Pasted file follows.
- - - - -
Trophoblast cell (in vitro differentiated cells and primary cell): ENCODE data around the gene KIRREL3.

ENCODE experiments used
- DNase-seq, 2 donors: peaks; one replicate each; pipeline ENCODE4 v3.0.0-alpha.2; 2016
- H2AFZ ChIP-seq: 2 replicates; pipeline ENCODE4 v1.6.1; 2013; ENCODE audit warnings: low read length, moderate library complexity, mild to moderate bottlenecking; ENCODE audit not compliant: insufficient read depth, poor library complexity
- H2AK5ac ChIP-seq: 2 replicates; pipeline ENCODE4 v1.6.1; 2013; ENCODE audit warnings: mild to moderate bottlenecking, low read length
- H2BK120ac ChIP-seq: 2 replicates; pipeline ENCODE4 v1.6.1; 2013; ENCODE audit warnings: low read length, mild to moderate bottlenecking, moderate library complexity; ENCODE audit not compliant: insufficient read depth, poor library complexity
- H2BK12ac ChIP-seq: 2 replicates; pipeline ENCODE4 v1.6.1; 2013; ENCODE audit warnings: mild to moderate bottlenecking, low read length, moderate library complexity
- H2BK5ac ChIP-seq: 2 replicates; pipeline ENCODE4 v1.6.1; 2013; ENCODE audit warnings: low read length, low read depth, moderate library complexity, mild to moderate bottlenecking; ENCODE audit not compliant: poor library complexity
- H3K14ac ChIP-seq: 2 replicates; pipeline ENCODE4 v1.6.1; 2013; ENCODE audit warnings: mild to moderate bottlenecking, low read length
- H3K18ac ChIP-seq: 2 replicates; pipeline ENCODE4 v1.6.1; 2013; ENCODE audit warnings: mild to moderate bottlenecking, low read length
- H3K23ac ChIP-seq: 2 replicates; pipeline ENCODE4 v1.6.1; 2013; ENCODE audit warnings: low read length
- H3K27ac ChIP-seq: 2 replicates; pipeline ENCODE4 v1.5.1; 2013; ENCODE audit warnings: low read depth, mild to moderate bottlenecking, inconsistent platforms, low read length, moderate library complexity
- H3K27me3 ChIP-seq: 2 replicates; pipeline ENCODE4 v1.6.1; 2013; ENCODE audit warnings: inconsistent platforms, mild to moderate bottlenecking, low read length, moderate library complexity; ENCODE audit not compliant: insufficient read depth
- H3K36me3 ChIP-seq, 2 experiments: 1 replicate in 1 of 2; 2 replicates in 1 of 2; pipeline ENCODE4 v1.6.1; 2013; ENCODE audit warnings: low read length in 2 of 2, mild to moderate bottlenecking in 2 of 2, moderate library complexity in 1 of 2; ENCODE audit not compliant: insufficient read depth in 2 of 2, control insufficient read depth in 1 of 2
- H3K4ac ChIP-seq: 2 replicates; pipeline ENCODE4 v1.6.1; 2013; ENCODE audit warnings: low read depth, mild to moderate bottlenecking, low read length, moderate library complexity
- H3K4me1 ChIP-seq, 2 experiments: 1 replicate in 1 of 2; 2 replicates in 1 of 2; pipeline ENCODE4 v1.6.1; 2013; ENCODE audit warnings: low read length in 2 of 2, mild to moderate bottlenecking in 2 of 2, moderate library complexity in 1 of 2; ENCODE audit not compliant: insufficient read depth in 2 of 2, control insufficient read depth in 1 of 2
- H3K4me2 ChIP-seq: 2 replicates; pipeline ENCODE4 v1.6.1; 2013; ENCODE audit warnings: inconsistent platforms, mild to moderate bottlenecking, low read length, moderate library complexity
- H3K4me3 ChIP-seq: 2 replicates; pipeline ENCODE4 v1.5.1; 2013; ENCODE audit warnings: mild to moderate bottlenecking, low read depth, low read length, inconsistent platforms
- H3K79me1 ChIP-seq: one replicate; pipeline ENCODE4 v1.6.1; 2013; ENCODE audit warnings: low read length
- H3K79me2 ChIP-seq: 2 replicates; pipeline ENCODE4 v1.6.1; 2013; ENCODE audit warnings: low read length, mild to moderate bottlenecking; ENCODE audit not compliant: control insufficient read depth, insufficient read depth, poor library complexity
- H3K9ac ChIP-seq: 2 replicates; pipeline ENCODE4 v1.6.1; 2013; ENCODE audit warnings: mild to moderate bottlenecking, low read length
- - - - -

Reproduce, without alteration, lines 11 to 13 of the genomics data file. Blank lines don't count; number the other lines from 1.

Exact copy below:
- H3K23ac ChIP-seq: 2 replicates; pipeline ENCODE4 v1.6.1; 2013; ENCODE audit warnings: low read length
- H3K27ac ChIP-seq: 2 replicates; pipeline ENCODE4 v1.5.1; 2013; ENCODE audit warnings: low read depth, mild to moderate bottlenecking, inconsistent platforms, low read length, moderate library complexity
- H3K27me3 ChIP-seq: 2 replicates; pipeline ENCODE4 v1.6.1; 2013; ENCODE audit warnings: inconsistent platforms, mild to moderate bottlenecking, low read length, moderate library complexity; ENCODE audit not compliant: insufficient read depth